Your recovery experience (i.e. Live and Let Live etc.) will be a major asset that you just can't take resume credit for. Unfortunately, nursing used to be a "walkaway with a job" kind of gig. I have been asked/begged to work the night shift before I got out of the interview. They would even provide me with a set of scrubs and a cafeteria voucher. It's so much more competitive now, especially for new grads. If the maturity that shows through in your posts is evident in your interview, I think you have some real potential at success.

Hang in there, Z, and keep marching on!

hppygr8ful, ASN, RN, EMT-I

Specializes in Psych, Addictions, SOL (Student of Life). Has 19 years experience.

Hi All,

I am a new grad and looking for my first job. I am not picky, but I think psych would be the best fit at this time. I am having trouble fleshing out my resume, it looks kind of measly to me. Virtually all my significant employment has been under the table for my whole work life, almost 30 years. There are two home care jobs on there, employed by the family.

I was a tattoo artist for many years and while it is clear to ME that much of that skill set is transferable to nursing, I don't feel confident that an employer will read that, so it is not on my resume.

I am wondering if there is a way to convey the value of experience in my nine years of addiction/mental illness recovery to a resume. This has involved a lot of time spent giving regular support and helping other addicts in crisis. I do have experience working with homeless in shelters, which I put on my resume to apply for psych jobs.

Personal recovery experience is my biggest asset for a job in psych. How do I make it work to GET me a job?

I think having personal experience in Recovery is a great asset for psych. On your resume I would put something to the effect that you have done crises counseling at homeless shelters and through 12 step recovery groups. When you are asked you can talk to the person interviewing about your personal journey. Just one word of advice - no need to go into all the gory details of your life. Just I am in recovery myself and have 9 years of sobriety" BTW - be careful who reveal to as it could land you in a monitoring program. If you already have you license and no criminal record keep your head up and stay humble.

Hppy

hppygr8ful, ASN, RN, EMT-I

Specializes in Psych, Addictions, SOL (Student of Life). Has 19 years experience.

While you may consider your personal recovery experience your "biggest asset" for psych nursing jobs, employers will not share that view. I would suggest you search for a nursing job the same way all the other new graduates do. And you might consider working in some other field than psych; in my experience, people who are drawn to psych because of their personal difficulties and experiences often end up finding the personal experience creates difficulties for them (and their work settings).

Some substance abuse recovery programs do prefer to employ people in recovery; that might be an option for you.

Best wishes!

I beg to differ as I was hired as a addictions nurse at the same facility where I went through outpatient treatment and worked there for 6 years before deciding to leave on excellent terms with my employer. They hired me when other facilities would not and they did know all the gory details. I was actually being monitored at the time as well and they were super in helping me get back on track with my career.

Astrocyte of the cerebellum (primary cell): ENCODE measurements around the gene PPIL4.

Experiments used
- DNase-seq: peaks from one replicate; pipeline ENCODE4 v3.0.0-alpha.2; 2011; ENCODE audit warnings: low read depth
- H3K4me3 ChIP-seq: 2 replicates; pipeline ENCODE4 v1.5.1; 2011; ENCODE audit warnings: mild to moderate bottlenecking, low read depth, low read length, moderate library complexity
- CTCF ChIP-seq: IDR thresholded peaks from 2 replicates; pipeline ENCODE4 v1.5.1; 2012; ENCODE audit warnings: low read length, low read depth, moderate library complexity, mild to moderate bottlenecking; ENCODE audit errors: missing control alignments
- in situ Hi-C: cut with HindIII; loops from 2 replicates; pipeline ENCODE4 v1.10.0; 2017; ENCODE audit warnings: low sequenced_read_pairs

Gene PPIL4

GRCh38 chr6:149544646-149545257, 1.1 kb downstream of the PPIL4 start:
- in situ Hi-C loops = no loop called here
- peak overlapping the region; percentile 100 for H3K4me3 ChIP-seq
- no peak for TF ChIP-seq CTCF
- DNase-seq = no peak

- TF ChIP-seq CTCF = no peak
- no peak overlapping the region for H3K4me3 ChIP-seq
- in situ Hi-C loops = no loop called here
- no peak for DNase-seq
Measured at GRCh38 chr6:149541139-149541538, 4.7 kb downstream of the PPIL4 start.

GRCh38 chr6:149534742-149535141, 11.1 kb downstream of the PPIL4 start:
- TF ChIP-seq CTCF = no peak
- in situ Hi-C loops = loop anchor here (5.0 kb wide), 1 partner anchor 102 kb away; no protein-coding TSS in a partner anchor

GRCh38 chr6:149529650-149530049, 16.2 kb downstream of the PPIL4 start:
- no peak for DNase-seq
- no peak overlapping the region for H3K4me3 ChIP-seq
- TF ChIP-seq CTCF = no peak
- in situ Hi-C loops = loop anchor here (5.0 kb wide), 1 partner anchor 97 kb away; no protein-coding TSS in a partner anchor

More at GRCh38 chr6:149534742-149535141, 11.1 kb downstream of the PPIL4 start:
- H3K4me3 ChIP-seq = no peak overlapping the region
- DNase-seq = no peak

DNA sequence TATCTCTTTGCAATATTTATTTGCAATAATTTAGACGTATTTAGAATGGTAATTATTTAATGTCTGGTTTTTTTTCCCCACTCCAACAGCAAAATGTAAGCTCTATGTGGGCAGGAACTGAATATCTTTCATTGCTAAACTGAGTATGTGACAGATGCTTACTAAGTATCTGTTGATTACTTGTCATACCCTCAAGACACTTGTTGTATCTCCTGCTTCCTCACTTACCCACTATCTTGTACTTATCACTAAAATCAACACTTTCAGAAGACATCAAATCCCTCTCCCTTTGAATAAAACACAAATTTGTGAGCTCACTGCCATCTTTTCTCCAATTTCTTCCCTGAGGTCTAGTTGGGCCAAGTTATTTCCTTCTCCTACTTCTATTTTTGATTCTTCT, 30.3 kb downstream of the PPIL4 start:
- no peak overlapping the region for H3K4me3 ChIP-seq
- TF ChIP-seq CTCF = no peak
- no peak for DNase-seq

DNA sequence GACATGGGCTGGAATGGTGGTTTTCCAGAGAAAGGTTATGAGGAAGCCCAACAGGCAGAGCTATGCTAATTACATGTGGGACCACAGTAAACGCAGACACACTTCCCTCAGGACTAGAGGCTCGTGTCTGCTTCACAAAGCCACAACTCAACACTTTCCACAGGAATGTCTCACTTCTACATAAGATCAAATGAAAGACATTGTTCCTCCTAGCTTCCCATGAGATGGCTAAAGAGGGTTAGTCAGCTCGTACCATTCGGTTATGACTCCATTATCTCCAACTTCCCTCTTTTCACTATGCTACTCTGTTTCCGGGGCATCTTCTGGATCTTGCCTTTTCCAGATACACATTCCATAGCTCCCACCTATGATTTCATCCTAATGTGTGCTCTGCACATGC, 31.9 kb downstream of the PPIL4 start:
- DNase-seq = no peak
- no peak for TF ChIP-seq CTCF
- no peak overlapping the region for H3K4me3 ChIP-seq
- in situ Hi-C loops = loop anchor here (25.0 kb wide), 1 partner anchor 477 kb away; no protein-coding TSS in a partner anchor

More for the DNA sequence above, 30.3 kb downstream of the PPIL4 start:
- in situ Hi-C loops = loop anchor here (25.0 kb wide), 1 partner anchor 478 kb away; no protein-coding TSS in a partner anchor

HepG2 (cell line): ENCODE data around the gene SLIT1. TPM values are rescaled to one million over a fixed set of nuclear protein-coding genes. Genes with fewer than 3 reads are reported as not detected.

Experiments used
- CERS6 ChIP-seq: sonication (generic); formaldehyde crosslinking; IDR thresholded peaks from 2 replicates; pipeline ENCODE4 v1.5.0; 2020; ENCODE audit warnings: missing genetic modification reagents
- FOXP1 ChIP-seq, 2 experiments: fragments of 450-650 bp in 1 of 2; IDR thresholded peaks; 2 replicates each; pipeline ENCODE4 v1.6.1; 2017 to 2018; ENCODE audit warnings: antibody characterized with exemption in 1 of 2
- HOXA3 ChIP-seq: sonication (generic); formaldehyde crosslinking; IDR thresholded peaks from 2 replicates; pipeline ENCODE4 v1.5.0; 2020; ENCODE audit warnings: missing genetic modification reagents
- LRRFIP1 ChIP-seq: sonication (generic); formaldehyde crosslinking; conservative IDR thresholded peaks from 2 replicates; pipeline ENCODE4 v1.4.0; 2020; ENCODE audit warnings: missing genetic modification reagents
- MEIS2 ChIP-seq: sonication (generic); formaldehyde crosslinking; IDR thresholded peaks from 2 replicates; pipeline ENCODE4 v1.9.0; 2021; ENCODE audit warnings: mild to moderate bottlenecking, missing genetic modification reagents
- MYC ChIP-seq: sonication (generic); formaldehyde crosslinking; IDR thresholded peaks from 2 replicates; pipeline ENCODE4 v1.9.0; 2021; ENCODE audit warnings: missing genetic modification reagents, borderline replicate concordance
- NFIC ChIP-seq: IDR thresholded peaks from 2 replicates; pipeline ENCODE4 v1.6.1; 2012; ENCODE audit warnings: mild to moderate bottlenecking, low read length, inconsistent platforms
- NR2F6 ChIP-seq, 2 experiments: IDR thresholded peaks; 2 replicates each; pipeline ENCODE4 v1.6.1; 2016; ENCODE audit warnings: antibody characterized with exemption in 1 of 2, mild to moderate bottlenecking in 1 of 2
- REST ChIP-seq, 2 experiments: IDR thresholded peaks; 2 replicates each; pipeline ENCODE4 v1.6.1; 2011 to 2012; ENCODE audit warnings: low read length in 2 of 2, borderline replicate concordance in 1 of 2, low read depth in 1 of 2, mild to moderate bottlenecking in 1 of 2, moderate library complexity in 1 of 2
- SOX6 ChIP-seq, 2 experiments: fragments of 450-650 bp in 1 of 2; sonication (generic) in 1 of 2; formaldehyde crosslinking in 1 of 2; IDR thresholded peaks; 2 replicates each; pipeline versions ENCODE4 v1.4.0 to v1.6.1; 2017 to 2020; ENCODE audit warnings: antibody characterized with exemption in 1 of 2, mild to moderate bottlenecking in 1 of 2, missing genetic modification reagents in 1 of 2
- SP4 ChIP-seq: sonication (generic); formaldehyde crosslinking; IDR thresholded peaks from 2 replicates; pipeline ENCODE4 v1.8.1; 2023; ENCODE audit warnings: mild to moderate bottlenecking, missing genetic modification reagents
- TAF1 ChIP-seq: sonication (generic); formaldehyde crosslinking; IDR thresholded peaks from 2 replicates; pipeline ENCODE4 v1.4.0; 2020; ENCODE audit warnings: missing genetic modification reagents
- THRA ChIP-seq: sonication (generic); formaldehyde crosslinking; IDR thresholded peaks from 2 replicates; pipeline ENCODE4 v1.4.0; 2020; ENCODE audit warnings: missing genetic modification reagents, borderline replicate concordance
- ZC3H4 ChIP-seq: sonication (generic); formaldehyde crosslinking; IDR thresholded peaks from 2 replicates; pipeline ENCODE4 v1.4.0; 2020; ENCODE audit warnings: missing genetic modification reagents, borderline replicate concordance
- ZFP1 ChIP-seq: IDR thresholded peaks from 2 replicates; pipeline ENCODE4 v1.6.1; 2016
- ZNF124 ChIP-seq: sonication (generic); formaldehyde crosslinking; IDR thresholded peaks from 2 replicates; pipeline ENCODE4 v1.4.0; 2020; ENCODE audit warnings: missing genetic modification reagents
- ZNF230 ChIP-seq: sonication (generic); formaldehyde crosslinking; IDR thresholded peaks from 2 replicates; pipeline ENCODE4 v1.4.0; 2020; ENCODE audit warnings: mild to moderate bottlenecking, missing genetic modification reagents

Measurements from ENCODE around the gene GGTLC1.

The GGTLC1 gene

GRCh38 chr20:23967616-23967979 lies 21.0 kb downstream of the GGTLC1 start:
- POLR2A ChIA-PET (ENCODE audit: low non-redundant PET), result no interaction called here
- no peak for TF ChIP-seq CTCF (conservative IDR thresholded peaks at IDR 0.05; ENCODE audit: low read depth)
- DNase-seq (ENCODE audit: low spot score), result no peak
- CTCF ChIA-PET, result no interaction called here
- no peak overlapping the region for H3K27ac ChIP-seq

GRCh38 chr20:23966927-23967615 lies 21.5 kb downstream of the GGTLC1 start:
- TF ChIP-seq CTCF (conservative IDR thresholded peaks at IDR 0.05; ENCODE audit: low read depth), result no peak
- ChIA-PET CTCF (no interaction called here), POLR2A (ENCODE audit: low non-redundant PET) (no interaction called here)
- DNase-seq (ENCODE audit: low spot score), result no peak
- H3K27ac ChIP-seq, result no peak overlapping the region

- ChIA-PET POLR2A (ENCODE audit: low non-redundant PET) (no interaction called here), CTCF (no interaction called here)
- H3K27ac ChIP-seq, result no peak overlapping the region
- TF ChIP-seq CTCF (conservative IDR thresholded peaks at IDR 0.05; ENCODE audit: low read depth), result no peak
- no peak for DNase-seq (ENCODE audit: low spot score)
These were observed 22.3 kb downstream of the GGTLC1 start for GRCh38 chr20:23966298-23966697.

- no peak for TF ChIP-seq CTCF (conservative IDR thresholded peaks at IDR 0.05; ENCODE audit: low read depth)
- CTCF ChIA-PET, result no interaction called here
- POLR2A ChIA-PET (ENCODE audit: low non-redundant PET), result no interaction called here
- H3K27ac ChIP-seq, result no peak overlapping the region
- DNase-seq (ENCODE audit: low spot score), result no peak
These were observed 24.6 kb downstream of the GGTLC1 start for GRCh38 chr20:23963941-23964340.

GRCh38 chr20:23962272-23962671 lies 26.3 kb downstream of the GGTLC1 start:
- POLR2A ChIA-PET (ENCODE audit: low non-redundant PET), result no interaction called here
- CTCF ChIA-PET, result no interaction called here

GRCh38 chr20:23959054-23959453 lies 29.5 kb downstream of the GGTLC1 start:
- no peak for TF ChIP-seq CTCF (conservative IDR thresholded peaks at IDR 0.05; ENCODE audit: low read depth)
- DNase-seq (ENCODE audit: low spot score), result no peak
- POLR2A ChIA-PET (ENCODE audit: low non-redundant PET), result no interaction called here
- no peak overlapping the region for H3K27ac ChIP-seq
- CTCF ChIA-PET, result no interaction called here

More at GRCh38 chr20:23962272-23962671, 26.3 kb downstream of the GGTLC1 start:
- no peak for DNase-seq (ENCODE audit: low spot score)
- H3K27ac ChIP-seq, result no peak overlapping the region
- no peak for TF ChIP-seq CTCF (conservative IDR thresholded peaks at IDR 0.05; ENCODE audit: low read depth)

Big Blondie, ADN, BSN, MSN

Has 33 years experience.

I do not recommend putting it on your resume' Your attributes are fine. As far as being hired by where you went to treatment, they knew you. I believe the OP is talking about applying for jobs with employers she has no affiliation with. I had a potential employee put that he had smoked pot before on his resume' HR had a fit. Nothing I could do for him at that point. That was many moons ago but is an example of what not to do.

I beg to differ as I was hired as a addictions nurse at the same facility where I went through outpatient treatment and worked there for 6 years before deciding to leave on excellent terms with my employer. They hired me when other facilities would not and they did know all the gory details. I was actually being monitored at the time as well and they were super in helping me get back on track with my career.

Beg to differ with what? You say that you were hired to work in addictions. I specifically said that "some substance abuse recovery programs do prefer to employ people in recovery; that might be an option for you."

Ayvah, RN

Specializes in Med Surg, Specialty. Has 10 years experience.

I would add your work as a tattoo artist as it does show job stability (if that was not 'under the table' work)

No no no! Never on resume. I agree that the homeless shelter experience etc could go on there, but nothing about your personal struggles. Even if the employer is recovery friendly they may worry that you will be too open with pts if you disclose on a resume. And it will close doors. For example, when I was in monitoring I was required to disclose (during interview, not on resume) and had one mgr tell me that she was so glad I was honest up front because addicts just do not belong in nursing, and often she finds out people have years of sobriety when they relapse which is inevitable....Those were almost her exact words. Now, I was glad in a way that SHE was up front because I would never want to work for someone so closed minded and ignorant about addiction and recovery. But, you Erik run into this a lot "we just never hire addicts" "it's our policy" "we've been burned too many times" etc.

Now, there may be a few jobs where it is appropriate to disclose near the end of the interview process...for example if you plan to work in a rehab. Some may even ask if you are in recovery. But if this happens I recommend emphasizing your long period of sobriety, why you will never go back, and what you learned. I would avoid specifics. But this scenario would be very rare. When in doubt, say nothing. If applicable to the job you can always just say you have worked with addicts and have learned xyz from it.